From March 23 to August 25, Vasconcelos shows her work in a perfect setting: the Ajuda royal palace in Lisbon. Portugal abolished the monarchy in 1910. But, in the arts, Joana Vasconcelos is our reigning queen.
Click here to visit Joana Vasconcelos’ web site. You can see her exhibition at Ajuda from 10 am to 7 pm every day except on Wednesdays. On Saturday the exhibition stays open until 9 pm. Click here for more information.
March 11, 2013 § Leave a Comment
Fernand Point’s famous cookbook, Ma Gastronomie, includes two mackerel recipes. But in Portugal this fish, known as “cavala,” has never been popular. When fish mongers find mackerel mixed with other fish, they often give it away.
We worry that our national indifference toward the mackerel might make it swim to France in search of recognition. Luckily, chef José Avillez decided to pay tribute to this wonderful fish at his restaurant, Belcanto. His recipe starts with a traditional “salmoura”: the fish is soaked in water, salt and sugar. It is then sliced and marinated in an infusion of rice vinegar and green apples. Finally, the mackerel is seared and served with delicately pickled vegetables.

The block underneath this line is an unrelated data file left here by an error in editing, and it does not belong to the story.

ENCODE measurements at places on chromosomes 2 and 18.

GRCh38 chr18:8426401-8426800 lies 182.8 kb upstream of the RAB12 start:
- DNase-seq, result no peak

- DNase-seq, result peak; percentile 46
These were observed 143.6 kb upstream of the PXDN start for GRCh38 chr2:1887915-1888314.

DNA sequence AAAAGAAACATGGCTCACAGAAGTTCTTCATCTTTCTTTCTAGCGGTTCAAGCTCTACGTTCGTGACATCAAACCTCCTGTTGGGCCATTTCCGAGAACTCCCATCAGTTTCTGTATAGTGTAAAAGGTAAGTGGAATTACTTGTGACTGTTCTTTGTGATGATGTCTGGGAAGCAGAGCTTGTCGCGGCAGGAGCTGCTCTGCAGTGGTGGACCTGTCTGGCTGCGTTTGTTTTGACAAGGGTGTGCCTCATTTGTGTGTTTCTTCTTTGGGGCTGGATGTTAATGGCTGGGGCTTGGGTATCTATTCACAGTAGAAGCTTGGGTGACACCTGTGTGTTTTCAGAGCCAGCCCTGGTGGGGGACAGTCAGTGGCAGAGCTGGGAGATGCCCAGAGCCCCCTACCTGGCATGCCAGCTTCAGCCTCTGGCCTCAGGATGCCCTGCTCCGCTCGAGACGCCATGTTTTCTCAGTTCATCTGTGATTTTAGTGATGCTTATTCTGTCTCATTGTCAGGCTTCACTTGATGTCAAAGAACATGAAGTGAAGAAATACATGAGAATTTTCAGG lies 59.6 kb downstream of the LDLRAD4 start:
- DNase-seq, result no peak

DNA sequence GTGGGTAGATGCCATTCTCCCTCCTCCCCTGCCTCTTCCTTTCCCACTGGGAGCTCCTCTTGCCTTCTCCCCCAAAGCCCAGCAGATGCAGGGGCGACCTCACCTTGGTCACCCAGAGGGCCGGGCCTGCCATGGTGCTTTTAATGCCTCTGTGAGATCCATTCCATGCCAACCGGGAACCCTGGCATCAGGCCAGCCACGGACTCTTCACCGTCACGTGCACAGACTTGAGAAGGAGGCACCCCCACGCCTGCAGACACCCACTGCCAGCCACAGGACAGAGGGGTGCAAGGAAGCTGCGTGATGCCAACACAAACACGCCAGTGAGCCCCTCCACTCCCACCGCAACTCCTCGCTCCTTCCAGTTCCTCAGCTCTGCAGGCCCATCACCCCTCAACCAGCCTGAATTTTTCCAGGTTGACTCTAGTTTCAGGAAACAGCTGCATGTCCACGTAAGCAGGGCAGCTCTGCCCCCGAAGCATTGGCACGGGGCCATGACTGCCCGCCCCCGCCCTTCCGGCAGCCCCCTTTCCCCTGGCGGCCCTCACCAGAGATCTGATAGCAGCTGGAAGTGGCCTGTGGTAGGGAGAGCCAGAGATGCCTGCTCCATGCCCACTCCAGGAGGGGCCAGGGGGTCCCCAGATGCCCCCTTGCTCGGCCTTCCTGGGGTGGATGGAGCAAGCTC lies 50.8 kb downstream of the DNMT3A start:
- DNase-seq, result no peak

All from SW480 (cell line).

If you go to Belcanto, please order this delicious dish. Help us keep the mackerel on the Portuguese coast!
Belcanto is located at Largo de S. Carlos, 10 in Lisbon. Tel. 213-420-607.
February 25, 2013 § 1 Comment
Portuguese cuisine is definitely slow food. You have to wait for the fish to grill, the clams to open, the meat to roast, or the shrimp to cook. If you’re in a hurry, Portuguese cafés offer a wide array of finger foods to eat on the go: tasty codfish cakes (bolos de bacalhau), delicious small pies (empadas), crunchy paninis (tostas mistas), and much more.